Blog: Biological Research Record by Rosie
by rosieliu

T cells targeting novel coronavirus

T cells targeting novel coronavirus were found in patients with new coronary pneumonia and uninfected patients

Date:   5/21/2020 2:50:43 AM   ( 13 mon ) ... viewed 79 times

As we all know, T cells are white blood cells that play a vital role in the immune response. But in the fight against SARS-CoV-2 (novel coronavirus), the importance of T cells is still unknown. Measuring adaptive immunity to novel coronaviruses is essential for vaccine development, understanding the pathogenesis of new coronary pneumonia, and accurately controlling pandemics.

In a new study published in Cell on May 15, 2020, a research team from the La Jolla Institute of Allergy and Immunology in the United States found that infected people contain T cells against the novel coronavirus, which may help them recover. Moreover, the defense capabilities of these cells have also been detected in some individuals who have never been infected, most likely because they have been previously infected with other coronaviruses.

Columbia University virologist Angela Rasmussen said: "This is encouraging data. Although these studies do not clarify whether people who clear the novel coronavirus infection can resist the virus in the future, it confirms the strong response of T cells to the virus. The development of long-term protective immunity. These findings can also help researchers develop better vaccines. "

More than one hundred novel coronavirus vaccines currently under development mainly target another immune response, antibodies. These proteins are produced by B cells. Ideally, they will attach to the novel coronavirus and prevent it from entering the cell. In contrast, T cells prevent infection in two different ways. Helper T cells stimulate B cells and other immune cells to function, while killer T cells target and destroy infected cells. The severity of the disease depends on the intensity of the response of these T cells.

In this new study, a research team led by immunologists Shane Crotty and Alessandro Sette of the La Jolla Institute of Allergy and Immunology used bioinformatics tools to predict which viral protein fragments will cause the most powerful T cells reaction. They then exposed the immune cells of these 10 viral fragments to 10 patients who recovered from mild new pneumonia.

All patients carry helper T cells that recognize the new crown virus spike protein (S protein). The S protein is like a key, and the ACE2 receptor on the cell is like a lock. The key opens the lock, allowing the virus to invade the body's cells. They also carry helper T cells that react with other novel coronavirus proteins. The research team detected virus-specific T killer cells in 70% of the subjects.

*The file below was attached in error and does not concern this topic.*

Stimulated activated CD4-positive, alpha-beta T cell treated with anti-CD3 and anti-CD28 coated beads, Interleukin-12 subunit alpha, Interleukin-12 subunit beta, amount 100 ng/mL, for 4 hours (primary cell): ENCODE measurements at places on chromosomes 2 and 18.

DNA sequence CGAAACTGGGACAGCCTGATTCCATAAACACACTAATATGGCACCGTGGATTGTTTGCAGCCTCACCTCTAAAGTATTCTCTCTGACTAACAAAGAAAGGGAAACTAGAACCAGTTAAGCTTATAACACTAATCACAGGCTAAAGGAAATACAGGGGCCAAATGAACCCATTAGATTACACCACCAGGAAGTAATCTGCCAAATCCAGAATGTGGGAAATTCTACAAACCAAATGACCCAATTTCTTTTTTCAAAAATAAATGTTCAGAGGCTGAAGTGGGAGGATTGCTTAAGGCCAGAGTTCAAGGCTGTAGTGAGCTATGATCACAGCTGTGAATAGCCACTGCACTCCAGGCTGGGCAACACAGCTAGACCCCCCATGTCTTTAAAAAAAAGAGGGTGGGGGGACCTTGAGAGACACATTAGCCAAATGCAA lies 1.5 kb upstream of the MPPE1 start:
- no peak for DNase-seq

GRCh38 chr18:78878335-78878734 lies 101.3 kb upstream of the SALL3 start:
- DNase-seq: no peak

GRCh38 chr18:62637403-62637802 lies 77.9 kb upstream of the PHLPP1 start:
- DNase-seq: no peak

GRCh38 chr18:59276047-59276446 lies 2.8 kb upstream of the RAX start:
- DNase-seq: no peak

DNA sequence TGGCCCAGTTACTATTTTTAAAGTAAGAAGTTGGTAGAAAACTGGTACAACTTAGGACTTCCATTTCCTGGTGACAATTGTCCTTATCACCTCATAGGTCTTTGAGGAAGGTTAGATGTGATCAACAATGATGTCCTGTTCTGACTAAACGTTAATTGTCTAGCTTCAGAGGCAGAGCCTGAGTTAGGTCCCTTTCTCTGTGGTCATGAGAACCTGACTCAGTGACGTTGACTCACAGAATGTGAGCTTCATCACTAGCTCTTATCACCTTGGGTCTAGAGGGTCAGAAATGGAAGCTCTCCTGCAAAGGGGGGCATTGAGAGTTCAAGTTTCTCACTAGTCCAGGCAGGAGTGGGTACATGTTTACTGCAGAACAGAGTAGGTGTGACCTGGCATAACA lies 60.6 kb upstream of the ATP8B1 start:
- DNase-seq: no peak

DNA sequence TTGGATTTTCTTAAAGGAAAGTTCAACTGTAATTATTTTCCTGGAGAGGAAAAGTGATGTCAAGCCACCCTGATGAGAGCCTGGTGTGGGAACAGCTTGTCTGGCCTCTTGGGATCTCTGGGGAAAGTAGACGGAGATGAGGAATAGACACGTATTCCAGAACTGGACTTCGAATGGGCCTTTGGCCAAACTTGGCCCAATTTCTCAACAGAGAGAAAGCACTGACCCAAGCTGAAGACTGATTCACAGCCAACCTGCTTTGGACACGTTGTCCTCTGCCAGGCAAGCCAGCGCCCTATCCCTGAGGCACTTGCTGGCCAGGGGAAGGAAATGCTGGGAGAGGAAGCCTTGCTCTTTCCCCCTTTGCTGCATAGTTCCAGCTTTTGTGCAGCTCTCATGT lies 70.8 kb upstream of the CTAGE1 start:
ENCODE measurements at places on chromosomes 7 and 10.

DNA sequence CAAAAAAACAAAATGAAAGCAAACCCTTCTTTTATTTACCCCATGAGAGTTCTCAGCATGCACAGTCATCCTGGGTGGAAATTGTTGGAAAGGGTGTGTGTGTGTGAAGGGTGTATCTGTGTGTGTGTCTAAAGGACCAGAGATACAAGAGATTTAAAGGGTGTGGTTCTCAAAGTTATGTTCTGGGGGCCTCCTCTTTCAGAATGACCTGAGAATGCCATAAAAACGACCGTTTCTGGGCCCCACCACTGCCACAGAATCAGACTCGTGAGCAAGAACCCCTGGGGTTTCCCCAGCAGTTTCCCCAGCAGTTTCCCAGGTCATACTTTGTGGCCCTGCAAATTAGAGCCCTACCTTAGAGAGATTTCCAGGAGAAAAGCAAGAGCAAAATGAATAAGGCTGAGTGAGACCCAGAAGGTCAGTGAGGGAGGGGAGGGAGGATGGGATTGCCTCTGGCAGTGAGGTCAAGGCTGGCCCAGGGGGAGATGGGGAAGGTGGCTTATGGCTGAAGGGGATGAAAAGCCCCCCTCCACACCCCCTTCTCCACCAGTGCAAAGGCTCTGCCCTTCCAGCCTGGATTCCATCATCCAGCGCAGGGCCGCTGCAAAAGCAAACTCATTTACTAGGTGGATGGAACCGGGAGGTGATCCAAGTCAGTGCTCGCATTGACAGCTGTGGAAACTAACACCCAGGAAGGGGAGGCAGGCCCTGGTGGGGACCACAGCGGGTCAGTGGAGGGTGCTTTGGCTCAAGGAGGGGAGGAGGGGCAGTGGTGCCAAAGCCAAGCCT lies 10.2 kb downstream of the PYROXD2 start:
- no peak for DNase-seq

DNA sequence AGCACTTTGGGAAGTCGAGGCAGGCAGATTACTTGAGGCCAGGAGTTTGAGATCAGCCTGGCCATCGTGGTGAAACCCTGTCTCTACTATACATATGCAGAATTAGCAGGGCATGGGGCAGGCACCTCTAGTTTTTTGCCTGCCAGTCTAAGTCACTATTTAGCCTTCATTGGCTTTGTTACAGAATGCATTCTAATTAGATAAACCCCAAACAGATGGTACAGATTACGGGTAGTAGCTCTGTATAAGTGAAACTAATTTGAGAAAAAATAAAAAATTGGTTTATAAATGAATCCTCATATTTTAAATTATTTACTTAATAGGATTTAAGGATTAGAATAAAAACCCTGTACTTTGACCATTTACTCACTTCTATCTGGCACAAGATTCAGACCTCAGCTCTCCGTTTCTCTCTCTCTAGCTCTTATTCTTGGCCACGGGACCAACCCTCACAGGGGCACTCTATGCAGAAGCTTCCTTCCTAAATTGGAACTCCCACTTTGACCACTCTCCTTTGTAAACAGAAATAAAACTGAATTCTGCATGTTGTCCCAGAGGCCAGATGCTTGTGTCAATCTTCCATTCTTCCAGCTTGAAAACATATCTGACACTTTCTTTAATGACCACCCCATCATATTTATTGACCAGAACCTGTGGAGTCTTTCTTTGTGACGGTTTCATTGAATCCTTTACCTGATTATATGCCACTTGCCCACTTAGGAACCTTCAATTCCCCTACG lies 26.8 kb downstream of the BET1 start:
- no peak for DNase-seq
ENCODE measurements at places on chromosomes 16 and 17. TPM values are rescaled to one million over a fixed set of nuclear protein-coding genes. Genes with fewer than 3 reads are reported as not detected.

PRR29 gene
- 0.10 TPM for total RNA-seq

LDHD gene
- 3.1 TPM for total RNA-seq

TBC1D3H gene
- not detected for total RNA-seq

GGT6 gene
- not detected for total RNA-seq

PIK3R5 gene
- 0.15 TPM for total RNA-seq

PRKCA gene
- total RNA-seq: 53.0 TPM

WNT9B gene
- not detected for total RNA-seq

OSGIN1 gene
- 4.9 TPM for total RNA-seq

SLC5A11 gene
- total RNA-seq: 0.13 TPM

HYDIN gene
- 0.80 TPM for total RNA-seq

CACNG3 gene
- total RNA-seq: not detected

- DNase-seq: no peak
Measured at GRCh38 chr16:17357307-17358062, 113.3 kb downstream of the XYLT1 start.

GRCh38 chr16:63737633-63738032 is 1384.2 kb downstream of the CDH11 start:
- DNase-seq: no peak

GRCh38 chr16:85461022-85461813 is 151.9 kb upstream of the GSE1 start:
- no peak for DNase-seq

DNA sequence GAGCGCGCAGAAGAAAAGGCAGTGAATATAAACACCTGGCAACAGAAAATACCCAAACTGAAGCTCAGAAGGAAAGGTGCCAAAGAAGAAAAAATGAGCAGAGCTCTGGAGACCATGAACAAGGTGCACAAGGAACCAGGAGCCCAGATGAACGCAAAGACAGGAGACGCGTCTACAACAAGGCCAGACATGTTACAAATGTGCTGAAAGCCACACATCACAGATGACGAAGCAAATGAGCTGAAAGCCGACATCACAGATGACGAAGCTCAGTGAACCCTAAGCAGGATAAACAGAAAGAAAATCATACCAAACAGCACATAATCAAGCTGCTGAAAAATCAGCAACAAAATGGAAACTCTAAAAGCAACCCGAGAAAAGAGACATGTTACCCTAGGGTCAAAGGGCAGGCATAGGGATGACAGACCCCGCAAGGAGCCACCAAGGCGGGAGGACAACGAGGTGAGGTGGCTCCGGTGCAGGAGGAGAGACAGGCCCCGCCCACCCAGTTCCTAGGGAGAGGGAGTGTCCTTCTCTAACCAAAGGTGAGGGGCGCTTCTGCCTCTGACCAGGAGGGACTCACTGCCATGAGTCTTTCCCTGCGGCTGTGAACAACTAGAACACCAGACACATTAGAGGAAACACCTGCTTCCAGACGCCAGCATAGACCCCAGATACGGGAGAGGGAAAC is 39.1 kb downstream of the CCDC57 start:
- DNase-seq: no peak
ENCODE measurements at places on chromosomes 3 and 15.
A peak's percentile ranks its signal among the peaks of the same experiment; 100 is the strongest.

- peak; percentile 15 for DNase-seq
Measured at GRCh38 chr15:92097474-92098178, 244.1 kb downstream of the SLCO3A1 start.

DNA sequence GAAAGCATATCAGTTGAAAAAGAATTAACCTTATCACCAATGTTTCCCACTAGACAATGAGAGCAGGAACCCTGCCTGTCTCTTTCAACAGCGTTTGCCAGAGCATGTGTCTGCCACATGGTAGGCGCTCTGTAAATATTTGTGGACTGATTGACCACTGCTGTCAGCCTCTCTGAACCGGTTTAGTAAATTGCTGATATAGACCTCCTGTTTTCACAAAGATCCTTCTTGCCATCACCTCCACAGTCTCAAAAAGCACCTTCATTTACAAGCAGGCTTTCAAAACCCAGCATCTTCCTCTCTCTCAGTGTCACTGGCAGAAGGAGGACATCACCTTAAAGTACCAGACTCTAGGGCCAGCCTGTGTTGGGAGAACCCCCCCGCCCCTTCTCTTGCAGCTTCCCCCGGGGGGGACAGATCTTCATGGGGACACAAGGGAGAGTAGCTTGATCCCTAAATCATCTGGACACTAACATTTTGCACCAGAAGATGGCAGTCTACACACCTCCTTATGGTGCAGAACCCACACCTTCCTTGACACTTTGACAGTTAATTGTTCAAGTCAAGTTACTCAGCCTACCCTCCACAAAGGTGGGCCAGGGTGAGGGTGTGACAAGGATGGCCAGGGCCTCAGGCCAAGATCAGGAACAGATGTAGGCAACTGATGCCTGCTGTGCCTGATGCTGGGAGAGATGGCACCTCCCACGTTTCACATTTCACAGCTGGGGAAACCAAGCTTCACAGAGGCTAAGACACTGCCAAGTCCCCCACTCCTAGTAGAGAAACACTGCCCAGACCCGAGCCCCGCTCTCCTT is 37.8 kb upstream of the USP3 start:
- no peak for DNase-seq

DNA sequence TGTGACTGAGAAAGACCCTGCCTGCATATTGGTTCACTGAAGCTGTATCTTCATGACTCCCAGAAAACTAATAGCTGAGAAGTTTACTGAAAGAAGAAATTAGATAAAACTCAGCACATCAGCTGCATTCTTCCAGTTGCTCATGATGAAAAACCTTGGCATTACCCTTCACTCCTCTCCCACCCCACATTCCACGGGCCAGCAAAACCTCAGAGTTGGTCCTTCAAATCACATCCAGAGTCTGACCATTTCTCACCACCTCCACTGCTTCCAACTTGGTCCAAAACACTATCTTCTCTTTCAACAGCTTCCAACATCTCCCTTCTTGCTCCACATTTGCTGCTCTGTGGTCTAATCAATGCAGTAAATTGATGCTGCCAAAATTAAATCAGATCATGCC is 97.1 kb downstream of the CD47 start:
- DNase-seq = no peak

Sette said: "The immune system sees this virus and responds effectively."


In addition, on April 22nd, the immunologist Andreas Thiel of Charlie University Hospital in Germany and his colleagues published a research paper on the preprint website medRxiv (without peer review), describing them in 18 patients with neopneumonia Of 15 patients identified helper T cells targeting S protein.

The research team wanted to know whether people who were not infected with the novel coronavirus would also produce cells that fight the virus. Thiel and colleagues analyzed the blood of 68 uninfected people and found that 34% had helper T cells that recognized the novel coronavirus.

The La Jolla team detected this cross-reaction in approximately half of the stored blood samples collected between 2015 and 2018, which was much earlier than the current pandemic. The researchers believe that these cells may be caused by one of the four coronaviruses that caused a cold in the past. Because the proteins in these viruses are similar to the novel coronavirus.

Steven Varga, a virus immunologist at the University of Iowa, said: "These studies tell us that one reason that a large proportion of people can deal with this virus is that the common cold virus we have been exposed to in the past may have some immunity."

However, neither of these studies confirmed that people with cross-reactions would not be protected from infection.

Prior to these studies, researchers did not know whether T cells played a role in eliminating the novel coronavirus, or even whether they would trigger dangerous immune system overreaction.

Rasmussen said: "These papers are really helpful because they begin to define the T cell component of the immune response." But she and other scientists warned that these results do not mean that people recovering from new coronary pneumonia can be spared infection.

Crotty pointed out that in order to stimulate the production of antibodies, the vaccine against neocoronavirus needs to stimulate helper T cells. He said: "It is encouraging to see that helper T cells respond well to neocoronavirus in cases of neocoronary pneumonia."

Rachel Graham, a molecular virologist at the University of North Carolina at Chapel Hill, said the findings have other important implications for vaccine design. Most vaccines under development are designed to induce an immune response against the S protein, but both studies have determined that T cells respond to several viral proteins. This suggests that a vaccine that allows the immune system to respond to these proteins may also be more effective. "

Graham said: "It is important not to focus on just one protein."

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